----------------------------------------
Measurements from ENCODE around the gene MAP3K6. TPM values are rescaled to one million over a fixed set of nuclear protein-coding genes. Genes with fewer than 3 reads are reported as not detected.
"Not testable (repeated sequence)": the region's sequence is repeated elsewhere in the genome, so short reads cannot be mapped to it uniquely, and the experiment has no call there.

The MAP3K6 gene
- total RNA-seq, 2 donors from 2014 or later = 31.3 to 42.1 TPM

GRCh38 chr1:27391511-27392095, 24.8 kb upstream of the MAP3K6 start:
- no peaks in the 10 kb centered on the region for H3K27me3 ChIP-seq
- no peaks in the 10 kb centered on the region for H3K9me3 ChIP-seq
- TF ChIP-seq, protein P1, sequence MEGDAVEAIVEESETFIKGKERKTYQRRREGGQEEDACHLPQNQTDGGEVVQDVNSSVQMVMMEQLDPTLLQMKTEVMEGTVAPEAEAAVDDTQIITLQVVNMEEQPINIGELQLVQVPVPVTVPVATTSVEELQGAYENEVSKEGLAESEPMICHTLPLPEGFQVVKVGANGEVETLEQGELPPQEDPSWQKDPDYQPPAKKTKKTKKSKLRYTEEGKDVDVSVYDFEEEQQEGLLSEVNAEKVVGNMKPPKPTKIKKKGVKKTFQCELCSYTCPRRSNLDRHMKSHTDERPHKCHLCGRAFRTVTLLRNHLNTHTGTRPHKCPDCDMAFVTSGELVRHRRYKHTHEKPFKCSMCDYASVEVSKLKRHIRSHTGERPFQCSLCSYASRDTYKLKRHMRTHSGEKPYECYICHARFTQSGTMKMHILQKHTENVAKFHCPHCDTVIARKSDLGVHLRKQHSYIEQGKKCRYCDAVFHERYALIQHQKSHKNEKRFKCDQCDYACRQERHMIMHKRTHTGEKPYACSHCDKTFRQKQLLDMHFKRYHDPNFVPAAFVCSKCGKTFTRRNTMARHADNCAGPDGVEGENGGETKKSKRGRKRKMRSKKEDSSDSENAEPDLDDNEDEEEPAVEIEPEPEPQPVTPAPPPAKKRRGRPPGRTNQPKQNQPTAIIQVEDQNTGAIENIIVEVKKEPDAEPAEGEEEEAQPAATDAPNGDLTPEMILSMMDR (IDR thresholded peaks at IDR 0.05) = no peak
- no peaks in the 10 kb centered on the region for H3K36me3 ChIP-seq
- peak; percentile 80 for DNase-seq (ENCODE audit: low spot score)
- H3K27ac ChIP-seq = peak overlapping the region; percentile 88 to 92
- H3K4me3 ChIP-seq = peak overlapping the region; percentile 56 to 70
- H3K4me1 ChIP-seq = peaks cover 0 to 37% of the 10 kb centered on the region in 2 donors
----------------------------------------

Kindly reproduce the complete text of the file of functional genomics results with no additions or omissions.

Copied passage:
Measurements from ENCODE around the gene MAP3K6. TPM values are rescaled to one million over a fixed set of nuclear protein-coding genes. Genes with fewer than 3 reads are reported as not detected.
"Not testable (repeated sequence)": the region's sequence is repeated elsewhere in the genome, so short reads cannot be mapped to it uniquely, and the experiment has no call there.

The MAP3K6 gene
- total RNA-seq, 2 donors from 2014 or later = 31.3 to 42.1 TPM

GRCh38 chr1:27391511-27392095, 24.8 kb upstream of the MAP3K6 start:
- no peaks in the 10 kb centered on the region for H3K27me3 ChIP-seq
- no peaks in the 10 kb centered on the region for H3K9me3 ChIP-seq
- TF ChIP-seq, protein P1, sequence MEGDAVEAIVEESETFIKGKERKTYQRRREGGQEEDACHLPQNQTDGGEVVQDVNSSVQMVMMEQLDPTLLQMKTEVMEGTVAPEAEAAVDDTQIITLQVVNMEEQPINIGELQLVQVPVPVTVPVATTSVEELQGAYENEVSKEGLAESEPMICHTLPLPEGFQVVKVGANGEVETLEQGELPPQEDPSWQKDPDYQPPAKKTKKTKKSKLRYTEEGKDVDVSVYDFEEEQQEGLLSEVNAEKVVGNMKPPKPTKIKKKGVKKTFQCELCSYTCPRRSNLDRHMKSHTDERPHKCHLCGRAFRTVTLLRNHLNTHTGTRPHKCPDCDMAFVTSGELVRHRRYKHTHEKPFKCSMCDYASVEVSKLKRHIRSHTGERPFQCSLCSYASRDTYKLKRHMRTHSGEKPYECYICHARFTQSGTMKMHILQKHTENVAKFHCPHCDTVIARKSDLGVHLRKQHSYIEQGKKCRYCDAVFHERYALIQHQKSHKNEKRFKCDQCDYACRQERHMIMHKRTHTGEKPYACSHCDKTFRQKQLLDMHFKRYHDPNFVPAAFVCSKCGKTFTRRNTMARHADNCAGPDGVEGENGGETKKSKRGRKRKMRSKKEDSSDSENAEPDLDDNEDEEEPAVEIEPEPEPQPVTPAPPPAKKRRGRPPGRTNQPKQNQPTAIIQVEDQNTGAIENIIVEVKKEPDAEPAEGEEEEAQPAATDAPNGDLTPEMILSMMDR (IDR thresholded peaks at IDR 0.05) = no peak
- no peaks in the 10 kb centered on the region for H3K36me3 ChIP-seq
- peak; percentile 80 for DNase-seq (ENCODE audit: low spot score)
- H3K27ac ChIP-seq = peak overlapping the region; percentile 88 to 92
- H3K4me3 ChIP-seq = peak overlapping the region; percentile 56 to 70
- H3K4me1 ChIP-seq = peaks cover 0 to 37% of the 10 kb centered on the region in 2 donors